I don't need to explain much about the book--it's written by Melissa Joan Hart, child star of Sabrina and Clarissa Explains It All, whom I fondly remember from my childhood days as a spunky, cool girl. It seemed like a great idea to read her memoir and hear about how great it must have been to work on those shows (robot cat puppets and Caroline Rhea? YESSSS).
So I was very shocked by what I actually got. The book is slim (288 pages), but this little book manages to be bloated, and that's one of its biggest problems. In fact, I'll start there. Now, the reason that MJH is famous? Those two TV shows I mentioned earlier. You would think those would get the majority of the text devoted to them (or, in the very least, two significant sections) because they're really the reason we care enough to buy her memoir.
But what do we get? Two very short chapters that whiz through her experiences (which lasted a combined 12 or 13 yearsof her life), providing few interesting details or anecdotes from either show's production. What we're left with is a general statement along the lines of "oh, I had a good time and people were nice". That's the best you can do for the two career-creating/defining moments of your life?
In general, the book moves sequentially, and it doesn't take long for it to annoy. MJH was, of course, a TV commercial star from a very young age, and the opening chapters devoted to these times are sickeningly self-congratulatory. All she wants to do is tell her devoted fans about how hard she worked and how "real" her life was as a child: her work ethic is so strong and she was so full of charm that she wowed everyone from such a young age. The subtitle of this book is "Tales from my abnormally normal life" and that is something she feels it's necessary to stress over and over again. It was surprisingly grating and something I wasn't expecting.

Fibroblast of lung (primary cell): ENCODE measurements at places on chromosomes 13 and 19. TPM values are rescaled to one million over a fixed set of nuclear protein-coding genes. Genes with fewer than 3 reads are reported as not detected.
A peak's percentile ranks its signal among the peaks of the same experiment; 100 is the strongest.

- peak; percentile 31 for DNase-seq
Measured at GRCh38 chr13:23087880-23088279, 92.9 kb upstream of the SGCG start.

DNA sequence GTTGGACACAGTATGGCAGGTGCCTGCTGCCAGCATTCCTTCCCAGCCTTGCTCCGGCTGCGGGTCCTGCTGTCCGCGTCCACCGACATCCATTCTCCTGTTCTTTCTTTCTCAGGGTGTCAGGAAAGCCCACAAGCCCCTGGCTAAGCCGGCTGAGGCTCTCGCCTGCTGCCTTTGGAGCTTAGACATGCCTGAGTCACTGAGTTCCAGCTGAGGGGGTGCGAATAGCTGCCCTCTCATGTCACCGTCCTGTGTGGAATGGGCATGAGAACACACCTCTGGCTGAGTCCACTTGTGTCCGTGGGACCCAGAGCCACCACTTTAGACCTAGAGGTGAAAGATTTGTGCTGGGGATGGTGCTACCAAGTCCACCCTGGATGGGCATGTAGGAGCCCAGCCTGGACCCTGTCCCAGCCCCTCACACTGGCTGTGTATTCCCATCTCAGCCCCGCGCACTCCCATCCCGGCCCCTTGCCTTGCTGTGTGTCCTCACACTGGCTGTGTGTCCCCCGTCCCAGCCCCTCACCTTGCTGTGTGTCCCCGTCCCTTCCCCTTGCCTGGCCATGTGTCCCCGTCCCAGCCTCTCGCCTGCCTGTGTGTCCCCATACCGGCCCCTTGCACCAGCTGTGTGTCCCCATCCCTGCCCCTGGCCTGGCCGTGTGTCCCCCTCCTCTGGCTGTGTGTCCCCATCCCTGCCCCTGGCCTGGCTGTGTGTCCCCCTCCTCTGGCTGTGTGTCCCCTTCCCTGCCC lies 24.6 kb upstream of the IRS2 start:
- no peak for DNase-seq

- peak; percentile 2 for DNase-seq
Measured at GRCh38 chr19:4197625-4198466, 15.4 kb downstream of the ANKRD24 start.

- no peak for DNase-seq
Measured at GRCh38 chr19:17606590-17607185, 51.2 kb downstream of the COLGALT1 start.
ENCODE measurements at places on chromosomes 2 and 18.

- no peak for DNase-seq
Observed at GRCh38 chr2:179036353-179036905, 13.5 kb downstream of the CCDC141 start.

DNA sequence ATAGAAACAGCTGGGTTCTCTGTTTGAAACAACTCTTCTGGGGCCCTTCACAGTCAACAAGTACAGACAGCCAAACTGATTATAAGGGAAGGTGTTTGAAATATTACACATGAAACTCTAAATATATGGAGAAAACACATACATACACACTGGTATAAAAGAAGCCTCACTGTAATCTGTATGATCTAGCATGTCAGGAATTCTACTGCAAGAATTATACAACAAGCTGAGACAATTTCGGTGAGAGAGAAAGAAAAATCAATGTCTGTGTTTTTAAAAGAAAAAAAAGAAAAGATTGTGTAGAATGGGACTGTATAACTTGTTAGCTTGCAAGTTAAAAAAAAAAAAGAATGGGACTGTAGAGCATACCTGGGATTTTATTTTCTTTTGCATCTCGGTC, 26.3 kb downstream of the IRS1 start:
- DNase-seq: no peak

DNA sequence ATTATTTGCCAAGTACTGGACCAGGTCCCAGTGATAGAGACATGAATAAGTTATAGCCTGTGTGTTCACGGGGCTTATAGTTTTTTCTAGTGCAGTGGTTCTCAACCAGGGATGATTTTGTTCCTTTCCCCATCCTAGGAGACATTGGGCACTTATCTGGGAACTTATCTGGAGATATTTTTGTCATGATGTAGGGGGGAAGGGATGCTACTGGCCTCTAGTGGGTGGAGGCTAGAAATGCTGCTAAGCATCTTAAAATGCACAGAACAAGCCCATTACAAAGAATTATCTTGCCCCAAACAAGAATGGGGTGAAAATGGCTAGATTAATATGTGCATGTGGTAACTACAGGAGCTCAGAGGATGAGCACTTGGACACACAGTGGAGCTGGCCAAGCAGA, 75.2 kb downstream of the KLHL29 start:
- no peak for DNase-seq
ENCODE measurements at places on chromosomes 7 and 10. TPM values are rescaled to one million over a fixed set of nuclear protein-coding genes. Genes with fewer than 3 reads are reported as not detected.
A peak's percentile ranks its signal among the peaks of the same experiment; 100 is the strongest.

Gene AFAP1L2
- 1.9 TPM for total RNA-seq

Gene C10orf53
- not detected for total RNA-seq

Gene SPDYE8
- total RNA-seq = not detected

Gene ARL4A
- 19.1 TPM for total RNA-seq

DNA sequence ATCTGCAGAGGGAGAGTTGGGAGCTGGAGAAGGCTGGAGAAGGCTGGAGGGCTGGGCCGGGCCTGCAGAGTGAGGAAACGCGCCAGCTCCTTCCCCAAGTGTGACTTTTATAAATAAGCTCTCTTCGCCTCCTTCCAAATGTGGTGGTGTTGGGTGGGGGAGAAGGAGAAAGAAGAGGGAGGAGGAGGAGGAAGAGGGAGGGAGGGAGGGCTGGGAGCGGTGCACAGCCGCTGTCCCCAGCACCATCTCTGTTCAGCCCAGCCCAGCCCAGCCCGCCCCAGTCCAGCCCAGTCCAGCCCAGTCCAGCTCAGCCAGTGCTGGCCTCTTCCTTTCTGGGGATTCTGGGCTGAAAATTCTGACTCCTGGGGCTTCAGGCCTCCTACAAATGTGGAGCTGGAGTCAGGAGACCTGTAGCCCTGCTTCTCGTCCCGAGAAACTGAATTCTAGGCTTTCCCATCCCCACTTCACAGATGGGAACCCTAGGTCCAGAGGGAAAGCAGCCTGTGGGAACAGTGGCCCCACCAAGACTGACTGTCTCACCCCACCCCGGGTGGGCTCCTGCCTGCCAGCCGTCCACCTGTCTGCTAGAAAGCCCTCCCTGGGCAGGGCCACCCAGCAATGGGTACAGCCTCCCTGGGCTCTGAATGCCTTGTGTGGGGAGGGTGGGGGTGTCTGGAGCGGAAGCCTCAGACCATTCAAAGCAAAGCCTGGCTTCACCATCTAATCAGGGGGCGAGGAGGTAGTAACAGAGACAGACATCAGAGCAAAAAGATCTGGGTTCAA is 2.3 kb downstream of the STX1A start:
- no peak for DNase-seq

There's a bizarre amount of name-dropping, too, moments where Hart is eager to remind us about her famous life where she knows all of the other '90s sitcom kids and she partied with Mr. X and made out with Mr. Y and Bill Murray was the first person to know she was pregnant after they golfed together and she starred with this relatively-forgotten person in a movie you maybe saw. It's an uncomfortable combination of "look, I'm relevant" and "see how more culturally relevant I am than him!?".
By the time we're halfway through the book, we've finished talking about her fame-inducing career. "What else does the book talk about?" you ask. "LOL," I respond. There are a variety of things MJH sees fit to discuss--lengthy discussions of her relationship with her husband, which she is oddly defensive of (I'm talking multiple assertions of how great her marriage is), a whole chapter about her husband's passion for the Crimson Tide, a section about her desire to throw a good party but her inability to do so--and they're just boring.
What's most disappointing are the moments when Hart has a flash of really great humor. They're disarming because of how different they are from the drivel-y moments of narrative where Melissa wants only to tell us about how great she is. There was potential for her to write a great, really funny book here, and the glints of that behind the annoyingly flavorless fluff serve only to darken the rest of the book and show how weak it really is.
Unless you're one of her superfans who Googles her regularly (there seems to be a lot of concern about her weight on the Internet, which of course she's noted in her book), don't waste your time.
My rating: 2/5
Melissa Explains It All on Goodreads
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